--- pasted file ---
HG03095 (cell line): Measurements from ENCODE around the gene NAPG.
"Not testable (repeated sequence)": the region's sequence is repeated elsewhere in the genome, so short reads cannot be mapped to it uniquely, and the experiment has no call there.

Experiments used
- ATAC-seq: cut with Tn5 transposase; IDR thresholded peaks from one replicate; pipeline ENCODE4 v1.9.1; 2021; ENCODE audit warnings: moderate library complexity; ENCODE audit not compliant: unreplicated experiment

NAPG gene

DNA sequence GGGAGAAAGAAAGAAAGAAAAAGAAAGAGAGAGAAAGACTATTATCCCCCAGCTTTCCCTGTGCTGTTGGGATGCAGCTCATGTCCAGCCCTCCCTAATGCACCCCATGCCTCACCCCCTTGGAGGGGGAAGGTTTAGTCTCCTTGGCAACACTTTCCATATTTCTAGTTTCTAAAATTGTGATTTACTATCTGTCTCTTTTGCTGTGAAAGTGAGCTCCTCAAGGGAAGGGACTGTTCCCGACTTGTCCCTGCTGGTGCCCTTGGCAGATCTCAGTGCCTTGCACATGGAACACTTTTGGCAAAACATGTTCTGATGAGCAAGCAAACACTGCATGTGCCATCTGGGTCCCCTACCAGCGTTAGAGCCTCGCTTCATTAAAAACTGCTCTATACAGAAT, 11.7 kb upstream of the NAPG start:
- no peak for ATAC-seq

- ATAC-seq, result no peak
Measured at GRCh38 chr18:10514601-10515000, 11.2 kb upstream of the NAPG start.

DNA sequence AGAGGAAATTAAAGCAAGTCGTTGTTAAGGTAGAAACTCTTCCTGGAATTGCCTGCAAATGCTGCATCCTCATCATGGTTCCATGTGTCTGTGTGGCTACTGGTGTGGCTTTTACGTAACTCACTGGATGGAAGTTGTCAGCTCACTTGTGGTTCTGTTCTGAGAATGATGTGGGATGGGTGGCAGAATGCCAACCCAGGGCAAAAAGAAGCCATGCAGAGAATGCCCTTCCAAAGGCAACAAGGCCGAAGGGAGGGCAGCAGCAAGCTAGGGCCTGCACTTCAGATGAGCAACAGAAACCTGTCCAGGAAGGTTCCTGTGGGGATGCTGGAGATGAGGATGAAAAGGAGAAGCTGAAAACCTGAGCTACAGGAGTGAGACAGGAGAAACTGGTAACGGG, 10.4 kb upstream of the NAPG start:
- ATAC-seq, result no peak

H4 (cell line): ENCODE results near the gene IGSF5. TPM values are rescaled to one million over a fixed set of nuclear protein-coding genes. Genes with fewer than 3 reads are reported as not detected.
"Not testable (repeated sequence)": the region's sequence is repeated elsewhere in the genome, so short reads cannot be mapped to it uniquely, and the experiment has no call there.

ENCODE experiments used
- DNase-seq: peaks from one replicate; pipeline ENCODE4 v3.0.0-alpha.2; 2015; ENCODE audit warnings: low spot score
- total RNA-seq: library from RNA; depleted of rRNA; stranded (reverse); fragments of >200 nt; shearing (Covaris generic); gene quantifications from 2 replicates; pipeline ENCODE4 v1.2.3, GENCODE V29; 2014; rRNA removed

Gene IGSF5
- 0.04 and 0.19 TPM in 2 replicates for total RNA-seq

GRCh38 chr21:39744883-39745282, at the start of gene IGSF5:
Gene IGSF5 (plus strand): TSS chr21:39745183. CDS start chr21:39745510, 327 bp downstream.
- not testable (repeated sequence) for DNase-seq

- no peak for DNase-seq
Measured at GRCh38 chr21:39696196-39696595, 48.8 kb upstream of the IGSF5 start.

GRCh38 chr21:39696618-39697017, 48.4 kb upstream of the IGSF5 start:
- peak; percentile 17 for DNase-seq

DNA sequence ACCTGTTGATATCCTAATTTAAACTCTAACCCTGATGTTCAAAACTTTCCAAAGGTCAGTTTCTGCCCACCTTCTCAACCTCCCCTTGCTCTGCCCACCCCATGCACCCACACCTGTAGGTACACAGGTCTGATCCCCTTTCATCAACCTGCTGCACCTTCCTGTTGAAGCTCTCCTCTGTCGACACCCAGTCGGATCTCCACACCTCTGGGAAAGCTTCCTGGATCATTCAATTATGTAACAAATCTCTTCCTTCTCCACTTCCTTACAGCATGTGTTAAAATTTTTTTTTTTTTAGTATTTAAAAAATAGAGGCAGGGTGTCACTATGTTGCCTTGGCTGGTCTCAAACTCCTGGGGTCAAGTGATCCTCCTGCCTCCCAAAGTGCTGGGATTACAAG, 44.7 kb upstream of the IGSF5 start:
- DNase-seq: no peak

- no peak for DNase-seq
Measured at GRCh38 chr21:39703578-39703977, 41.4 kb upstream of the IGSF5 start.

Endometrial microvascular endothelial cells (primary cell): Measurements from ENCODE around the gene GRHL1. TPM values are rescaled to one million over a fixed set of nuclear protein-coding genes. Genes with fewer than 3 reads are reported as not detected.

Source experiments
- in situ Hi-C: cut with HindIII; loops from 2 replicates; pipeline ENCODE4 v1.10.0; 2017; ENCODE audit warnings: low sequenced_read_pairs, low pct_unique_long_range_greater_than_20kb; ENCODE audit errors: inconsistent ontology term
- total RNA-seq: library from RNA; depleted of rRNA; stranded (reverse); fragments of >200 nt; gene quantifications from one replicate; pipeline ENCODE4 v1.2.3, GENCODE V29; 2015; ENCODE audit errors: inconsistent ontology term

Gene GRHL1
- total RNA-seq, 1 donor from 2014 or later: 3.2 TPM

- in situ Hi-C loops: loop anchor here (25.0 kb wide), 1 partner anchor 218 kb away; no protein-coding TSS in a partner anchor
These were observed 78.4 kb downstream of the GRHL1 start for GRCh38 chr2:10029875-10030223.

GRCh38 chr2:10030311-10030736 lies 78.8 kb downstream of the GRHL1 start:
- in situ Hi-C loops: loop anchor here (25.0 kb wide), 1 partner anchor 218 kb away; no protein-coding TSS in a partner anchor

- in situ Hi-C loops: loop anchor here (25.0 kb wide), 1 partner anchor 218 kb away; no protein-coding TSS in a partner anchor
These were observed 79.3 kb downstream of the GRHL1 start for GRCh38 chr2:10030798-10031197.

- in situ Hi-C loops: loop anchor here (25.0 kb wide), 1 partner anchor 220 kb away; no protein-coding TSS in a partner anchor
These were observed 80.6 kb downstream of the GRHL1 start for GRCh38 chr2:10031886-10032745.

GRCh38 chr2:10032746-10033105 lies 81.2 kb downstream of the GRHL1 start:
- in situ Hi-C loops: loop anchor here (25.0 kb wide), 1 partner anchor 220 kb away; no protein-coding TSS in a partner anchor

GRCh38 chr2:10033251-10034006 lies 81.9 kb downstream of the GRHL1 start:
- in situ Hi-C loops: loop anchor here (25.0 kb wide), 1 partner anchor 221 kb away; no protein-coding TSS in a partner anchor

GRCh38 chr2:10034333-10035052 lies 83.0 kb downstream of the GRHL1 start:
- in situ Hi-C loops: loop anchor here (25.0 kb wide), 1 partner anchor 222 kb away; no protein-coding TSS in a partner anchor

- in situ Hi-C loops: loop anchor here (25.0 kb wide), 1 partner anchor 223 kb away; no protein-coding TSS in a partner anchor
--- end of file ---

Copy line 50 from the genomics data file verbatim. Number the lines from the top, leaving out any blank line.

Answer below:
- in situ Hi-C loops: loop anchor here (25.0 kb wide), 1 partner anchor 223 kb away; no protein-coding TSS in a partner anchor